Kent County Middle School students highlight ‘elements’ of Black History

CHESTERTOWN — Kent County Middle School has taken the most well-known chart in science and turned it into a celebration of Black History Month in February.

A wall near the school’s office and entryway has what appears to be a large handmade version of the Periodic Table of Elements, but it is not about the atomic building blocks.

The Periodic Table of Influential African Americans highlights Black leaders, scientists, artists and activists throughout history.

“The next time you have a chance to visit Kent County Middle School, take a second and stop by our African American influential wall as you just might find someone you never knew about,” Tyray Johnson said on a social media post highlighting the Periodic Table history project.

Johnson is the middle school’s Title I family liaison and leader of the Achieving Academic Equity and Excellence for Black Boys mentoring program.

He has worked to highlight for students in the AAEEBB program the important roles so many Black leaders have played throughout history.

Among other activities, the students took a field trip last Novembr to the National Great Blacks in Wax Museum in Baltimore.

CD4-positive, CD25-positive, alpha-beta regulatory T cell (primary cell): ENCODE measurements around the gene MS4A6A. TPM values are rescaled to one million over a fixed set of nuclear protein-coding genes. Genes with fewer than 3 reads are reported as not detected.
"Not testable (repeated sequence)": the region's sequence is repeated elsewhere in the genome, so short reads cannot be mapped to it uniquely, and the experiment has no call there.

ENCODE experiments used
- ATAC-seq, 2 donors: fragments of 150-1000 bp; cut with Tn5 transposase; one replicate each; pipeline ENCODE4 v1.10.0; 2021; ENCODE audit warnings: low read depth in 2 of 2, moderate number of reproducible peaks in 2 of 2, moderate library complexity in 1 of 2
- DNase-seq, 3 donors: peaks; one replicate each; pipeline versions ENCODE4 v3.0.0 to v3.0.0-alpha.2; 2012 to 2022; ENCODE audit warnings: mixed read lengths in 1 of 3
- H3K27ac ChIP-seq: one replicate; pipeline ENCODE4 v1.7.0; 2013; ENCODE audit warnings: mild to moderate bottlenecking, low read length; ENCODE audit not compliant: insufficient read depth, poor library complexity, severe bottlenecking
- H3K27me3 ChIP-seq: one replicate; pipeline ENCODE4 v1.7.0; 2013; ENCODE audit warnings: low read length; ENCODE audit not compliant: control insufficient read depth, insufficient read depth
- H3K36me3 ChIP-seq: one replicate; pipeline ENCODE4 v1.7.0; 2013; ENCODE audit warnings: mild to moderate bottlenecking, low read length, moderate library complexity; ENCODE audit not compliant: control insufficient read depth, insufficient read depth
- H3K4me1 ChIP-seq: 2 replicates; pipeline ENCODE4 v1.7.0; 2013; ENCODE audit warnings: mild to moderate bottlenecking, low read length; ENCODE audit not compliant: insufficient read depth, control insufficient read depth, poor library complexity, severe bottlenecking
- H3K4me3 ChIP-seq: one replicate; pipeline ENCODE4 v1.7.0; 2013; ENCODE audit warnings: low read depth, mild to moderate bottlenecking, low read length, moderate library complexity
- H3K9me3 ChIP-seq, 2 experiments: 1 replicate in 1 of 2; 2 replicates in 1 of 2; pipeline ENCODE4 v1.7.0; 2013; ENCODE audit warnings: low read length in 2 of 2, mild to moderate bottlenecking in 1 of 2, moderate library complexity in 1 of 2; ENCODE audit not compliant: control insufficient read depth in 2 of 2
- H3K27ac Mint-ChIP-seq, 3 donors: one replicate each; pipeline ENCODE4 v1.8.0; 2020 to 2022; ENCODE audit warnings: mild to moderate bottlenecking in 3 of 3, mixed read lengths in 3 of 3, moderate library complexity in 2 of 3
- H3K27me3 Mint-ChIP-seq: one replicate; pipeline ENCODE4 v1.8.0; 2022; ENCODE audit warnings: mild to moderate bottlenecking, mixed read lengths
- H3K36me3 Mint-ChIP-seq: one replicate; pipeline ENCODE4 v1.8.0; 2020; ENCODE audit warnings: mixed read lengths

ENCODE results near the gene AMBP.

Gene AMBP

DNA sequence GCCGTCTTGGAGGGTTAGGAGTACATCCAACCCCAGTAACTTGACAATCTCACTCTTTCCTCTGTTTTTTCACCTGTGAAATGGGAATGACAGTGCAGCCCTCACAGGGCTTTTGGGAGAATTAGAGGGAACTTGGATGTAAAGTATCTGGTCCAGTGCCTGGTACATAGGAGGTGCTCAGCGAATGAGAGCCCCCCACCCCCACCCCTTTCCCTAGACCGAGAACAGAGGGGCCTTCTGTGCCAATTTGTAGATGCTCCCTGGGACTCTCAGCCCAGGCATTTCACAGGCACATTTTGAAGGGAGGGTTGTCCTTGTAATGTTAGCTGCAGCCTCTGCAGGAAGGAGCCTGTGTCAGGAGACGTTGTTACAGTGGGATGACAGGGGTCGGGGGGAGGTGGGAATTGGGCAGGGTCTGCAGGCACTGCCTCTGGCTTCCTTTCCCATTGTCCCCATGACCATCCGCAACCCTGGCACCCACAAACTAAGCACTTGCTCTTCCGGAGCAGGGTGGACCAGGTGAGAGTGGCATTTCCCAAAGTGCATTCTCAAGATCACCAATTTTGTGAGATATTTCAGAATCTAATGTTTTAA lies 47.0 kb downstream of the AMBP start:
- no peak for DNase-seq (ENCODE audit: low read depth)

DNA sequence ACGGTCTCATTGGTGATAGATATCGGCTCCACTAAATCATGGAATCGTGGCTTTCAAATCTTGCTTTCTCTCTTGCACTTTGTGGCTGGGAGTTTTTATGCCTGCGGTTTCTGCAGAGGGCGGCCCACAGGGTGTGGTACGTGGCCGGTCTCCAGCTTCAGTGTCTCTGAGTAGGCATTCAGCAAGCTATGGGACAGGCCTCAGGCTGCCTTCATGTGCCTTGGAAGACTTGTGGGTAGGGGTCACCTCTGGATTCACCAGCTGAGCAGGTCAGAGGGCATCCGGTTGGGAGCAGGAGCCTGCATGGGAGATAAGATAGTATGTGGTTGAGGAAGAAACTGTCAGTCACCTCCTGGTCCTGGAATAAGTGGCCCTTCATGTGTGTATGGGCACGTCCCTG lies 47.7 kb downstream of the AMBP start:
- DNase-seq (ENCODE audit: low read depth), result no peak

On the school’s periodic table, the historical figures are organized by their work, with categories including Famous Firsts, politicians, activists, scientists and entrepreneurs. Each person is listed by their initials.

Under entrepreneurs, modern-day rapper and business mogul Jay-Z is featured alongside Garrett Morgan (1877-1963), who invented a three-way traffic signal and founded the G.A. Morgan Hair Refining Co.

Renowned mathematician and astronomer Benjamin Banneker, born in Baltimore in 1731, holds the top placement on the wall — just like hydrogen is the first element on the periodic table.

Each name has a QR Code that takes viewers to a website offering biographical information.

The idea for the middle school project came from teacher and instructional coach Christine Clark.

“I got the idea from social media and thought it was a great way to highlight influential African Americans, some of whom are ones we do not regularly hear about in the history books,” Clark said.

Similar periodic tables highlighting Black History have been posted in other schools and public libraries throughout the country.

Kent County Middle School students have supplemented the history project by creating biographical posters highlighting influential African Americans.

Art teacher Janet McCormick and students also created an art project using archival photos collected by Washington College’s Chesapeake Heartland: An African American Humanities Project.

 

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